Kids and Money: A Recent Credit Card Lesson for My Daugther

As you know from some of my posts, I am very open when it comes to discussing money issues with my children – especially my seven year-old, Ava.  Some of the things I have discussed with her include ways to save money, our monthly expenses and student loan debt.  Recently, the opportunity came in which we were able to discuss credit card debt.

I drive Ava to school most mornings.  One day last month Tracy was taking Ella to the dentist during the day.  On the way out the door, I told Tracy to use the credit card to pay for this.  When we got into my car, Ava said, “I thought credit cards were bad to use dad.”  You can tell whose daughter she is, huh?  Whenever such an opportunity arises, I make sure to use it as a teaching example.

Kids and Money

I explained to her that yes, for many, credit cards are not wise to use.  A lot of people use them without having the money to pay them off in full each month.  I then told her that Tracy and I have two accounts at the bank – a checking account and a savings account.  I have divided the money we have in our savings account into different categories including medical (other categories include expenses I know will come out including car insurance, Christmas and vacation).  I went on and explained that I get paid once a month and, instead of constantly transferring money from our savings to our checking account, Tracy and I keep track of what we put on our credit card – this is written down on a post-it note that is in our check register – and just transfer this entire amount over at the end of the month to pay-off our credit card in full.

I pointed out to Ava that the most important point is we know we have the money to pay for anything we purchase on our credit card.  People that buy things knowing they don’t actually have the money to pay for them usually end up in trouble.  Ava then showed me that she understood how important this was by saying the following, “Dad, those people that don’t pay off their credit cards each month can lose their house.”  Wow, pretty deep for a seven year-old.

Once again, this conversation was a reminder that our kids are listening more than we think and understand a lot more than we give them credit for.  Yes, Ava may have been stretching it a little bit by thinking that anyone who does not pay off their credit card each month will eventually lose their home; however, I was not about to correct her.  I would love for her to continue to think this way.  If she continues this line of thinking, she will hopefully never buy something that she does not have the money for because the fear of losing her home will come to mind.  I would much rather her be wrong in this assumption than buy things she cannot afford.  You see, if she does the former she may one day lose her home.  If she does the latter, the odds of that happening are slim to none!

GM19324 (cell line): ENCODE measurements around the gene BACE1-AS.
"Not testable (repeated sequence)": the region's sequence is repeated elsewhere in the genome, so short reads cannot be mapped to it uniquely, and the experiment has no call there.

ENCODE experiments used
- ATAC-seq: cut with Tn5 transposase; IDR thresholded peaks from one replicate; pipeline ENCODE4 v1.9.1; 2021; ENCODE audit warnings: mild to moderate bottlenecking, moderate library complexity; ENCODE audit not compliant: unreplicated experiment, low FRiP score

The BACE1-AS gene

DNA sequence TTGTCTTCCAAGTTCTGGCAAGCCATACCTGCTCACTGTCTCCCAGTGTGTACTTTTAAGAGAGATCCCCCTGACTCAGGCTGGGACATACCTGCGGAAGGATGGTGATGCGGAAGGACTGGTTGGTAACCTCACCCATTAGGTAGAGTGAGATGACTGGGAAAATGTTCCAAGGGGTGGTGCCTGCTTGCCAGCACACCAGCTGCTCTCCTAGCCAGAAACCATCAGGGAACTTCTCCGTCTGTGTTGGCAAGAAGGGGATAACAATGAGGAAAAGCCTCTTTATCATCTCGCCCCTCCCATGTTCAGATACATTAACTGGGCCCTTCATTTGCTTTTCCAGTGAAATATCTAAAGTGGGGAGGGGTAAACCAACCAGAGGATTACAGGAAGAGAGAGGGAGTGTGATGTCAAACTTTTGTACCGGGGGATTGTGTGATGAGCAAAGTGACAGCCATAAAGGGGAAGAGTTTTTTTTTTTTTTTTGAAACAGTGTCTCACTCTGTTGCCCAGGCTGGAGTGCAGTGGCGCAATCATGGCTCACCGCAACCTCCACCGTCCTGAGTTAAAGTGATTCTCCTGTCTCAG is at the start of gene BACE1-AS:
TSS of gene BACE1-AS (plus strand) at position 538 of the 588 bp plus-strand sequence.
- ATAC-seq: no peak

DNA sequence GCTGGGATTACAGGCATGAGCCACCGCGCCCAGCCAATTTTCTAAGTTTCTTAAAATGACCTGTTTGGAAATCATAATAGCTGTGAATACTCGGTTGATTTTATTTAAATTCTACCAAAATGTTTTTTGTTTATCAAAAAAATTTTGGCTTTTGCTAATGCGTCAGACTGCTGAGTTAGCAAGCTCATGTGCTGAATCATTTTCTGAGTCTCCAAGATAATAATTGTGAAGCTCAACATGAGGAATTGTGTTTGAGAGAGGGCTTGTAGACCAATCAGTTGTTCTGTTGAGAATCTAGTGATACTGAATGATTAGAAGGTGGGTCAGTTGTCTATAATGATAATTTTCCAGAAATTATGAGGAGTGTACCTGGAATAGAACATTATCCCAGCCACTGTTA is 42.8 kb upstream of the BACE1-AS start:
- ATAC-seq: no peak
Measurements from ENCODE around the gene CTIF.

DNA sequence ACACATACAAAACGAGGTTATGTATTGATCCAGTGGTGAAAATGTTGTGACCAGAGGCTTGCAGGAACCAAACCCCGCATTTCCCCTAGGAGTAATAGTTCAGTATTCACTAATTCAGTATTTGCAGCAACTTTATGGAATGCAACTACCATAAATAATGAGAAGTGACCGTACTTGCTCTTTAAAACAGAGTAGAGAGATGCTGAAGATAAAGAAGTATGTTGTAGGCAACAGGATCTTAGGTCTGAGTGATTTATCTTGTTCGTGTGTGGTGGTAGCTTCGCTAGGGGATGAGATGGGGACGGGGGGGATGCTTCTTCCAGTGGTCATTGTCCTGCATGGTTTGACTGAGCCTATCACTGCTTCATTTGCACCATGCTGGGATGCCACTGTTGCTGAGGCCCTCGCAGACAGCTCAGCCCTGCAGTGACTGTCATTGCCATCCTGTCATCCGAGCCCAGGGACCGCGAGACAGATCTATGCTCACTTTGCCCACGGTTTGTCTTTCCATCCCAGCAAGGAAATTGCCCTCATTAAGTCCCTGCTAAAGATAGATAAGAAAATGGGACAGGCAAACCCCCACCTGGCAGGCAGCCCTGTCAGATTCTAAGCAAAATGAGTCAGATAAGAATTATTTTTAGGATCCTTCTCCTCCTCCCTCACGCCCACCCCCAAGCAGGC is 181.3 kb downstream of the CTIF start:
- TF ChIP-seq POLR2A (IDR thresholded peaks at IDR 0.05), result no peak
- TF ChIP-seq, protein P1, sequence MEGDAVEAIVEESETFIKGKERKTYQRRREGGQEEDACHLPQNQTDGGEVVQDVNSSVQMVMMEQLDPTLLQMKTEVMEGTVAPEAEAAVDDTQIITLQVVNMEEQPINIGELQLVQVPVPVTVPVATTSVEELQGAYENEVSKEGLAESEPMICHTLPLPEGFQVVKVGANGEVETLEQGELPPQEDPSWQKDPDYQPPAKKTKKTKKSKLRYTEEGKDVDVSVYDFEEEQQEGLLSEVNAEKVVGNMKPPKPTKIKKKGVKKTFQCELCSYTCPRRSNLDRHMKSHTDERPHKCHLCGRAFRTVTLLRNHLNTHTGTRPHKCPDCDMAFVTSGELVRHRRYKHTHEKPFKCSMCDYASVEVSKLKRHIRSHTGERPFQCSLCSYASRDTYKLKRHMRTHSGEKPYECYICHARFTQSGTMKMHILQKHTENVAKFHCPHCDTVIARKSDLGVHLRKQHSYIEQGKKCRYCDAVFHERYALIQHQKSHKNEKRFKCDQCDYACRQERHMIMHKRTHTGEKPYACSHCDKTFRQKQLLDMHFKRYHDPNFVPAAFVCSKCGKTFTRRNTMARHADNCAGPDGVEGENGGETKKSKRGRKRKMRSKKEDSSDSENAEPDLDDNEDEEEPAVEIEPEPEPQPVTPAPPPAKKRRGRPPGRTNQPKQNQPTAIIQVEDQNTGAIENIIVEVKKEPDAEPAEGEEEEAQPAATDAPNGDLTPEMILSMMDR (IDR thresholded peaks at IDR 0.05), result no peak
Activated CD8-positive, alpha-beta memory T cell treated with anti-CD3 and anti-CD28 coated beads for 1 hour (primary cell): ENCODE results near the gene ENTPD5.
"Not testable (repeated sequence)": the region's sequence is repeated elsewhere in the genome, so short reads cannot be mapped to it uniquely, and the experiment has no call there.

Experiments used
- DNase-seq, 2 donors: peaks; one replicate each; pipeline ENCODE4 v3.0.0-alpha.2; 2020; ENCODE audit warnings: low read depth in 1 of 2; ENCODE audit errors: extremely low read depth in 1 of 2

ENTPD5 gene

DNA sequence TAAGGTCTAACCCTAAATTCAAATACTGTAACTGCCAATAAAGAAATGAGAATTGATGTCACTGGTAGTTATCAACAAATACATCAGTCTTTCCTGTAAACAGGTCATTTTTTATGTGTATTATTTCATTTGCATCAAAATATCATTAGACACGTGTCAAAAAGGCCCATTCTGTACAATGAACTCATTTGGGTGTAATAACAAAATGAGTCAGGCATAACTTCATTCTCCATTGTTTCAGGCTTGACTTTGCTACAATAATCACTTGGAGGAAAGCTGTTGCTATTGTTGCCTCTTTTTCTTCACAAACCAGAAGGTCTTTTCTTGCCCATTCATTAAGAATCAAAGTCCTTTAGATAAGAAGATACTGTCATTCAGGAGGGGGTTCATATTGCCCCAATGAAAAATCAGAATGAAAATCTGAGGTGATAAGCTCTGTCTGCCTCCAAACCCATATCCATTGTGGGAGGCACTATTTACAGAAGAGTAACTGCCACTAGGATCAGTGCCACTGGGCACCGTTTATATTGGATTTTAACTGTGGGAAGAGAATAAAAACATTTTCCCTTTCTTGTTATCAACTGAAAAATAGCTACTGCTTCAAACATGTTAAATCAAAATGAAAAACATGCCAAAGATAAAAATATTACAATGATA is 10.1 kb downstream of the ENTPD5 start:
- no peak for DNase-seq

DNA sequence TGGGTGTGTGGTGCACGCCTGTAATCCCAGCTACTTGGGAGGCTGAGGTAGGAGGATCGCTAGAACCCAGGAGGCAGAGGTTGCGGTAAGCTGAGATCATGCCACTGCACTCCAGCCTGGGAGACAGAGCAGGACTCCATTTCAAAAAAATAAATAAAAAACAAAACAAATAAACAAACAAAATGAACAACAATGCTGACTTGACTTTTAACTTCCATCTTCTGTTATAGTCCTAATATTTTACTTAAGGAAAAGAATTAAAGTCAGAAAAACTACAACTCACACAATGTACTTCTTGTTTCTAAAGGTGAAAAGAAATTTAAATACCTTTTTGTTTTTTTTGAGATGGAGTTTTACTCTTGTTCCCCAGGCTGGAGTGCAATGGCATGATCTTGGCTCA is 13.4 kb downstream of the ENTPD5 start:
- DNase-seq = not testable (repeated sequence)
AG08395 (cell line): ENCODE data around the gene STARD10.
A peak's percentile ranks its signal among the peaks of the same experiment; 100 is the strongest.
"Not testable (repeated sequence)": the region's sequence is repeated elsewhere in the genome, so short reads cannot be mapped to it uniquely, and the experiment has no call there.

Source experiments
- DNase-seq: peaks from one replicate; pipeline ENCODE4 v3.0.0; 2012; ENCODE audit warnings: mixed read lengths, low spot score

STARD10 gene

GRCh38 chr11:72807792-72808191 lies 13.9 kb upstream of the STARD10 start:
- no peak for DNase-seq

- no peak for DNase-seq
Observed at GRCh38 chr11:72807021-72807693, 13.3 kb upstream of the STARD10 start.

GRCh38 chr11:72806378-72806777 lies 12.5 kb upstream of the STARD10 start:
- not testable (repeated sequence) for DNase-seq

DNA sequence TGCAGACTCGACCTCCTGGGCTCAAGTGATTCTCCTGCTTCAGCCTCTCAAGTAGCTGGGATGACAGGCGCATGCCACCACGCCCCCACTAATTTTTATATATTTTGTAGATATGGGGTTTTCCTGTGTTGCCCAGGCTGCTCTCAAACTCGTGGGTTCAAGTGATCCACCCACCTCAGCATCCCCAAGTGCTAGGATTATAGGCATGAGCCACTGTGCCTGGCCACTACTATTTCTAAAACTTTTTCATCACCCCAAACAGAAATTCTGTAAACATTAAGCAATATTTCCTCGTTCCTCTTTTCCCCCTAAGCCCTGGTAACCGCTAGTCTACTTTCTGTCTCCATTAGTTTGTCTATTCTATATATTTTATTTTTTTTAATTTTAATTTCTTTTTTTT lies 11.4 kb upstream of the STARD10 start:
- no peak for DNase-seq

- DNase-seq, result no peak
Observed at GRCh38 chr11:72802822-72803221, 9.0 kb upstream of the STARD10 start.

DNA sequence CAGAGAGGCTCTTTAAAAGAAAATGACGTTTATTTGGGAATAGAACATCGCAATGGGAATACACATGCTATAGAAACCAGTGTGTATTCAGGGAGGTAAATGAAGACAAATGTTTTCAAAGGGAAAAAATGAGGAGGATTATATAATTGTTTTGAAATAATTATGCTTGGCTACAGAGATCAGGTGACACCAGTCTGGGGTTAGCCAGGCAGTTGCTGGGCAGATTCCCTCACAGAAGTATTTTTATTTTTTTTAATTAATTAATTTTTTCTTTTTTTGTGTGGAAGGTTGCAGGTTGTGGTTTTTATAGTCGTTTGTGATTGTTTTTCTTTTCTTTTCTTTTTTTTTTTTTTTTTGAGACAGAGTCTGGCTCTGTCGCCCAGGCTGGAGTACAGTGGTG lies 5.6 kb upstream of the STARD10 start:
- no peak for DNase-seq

Here are a few carnivals we recently participated in – Carnival of Financial Camaraderie, Household Budget Carnival, Carnival of Financial Camaraderie, Carnival of Personal Finance, Tax Carnival

About Danny Kofke

Danny Kofke is currently a special education teacher and author of “How To Survive (and perhaps thrive) On A Teacher’s Salary.” His frugality has enabled him to pursue a job he is passionate about and, at the same time, support a family of four on his salary alone.

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  • Paul Ahlers

    Kids are listening to every word you say.  I have a 3 year old and she will repeat things I said several weeks ago.  There mind is like a sponge. 
    I disagree with the need for credit cards.  My wife and I cancelled our credit cards 4 years ago and use only debit cards.  We love it and would never go back!

  • http://blog.moneytrail.net/ Pam at MoneyTrail

    What a wonderful conversation with your daughter!  She’s going to be ready to face the world head on when she goes off to college!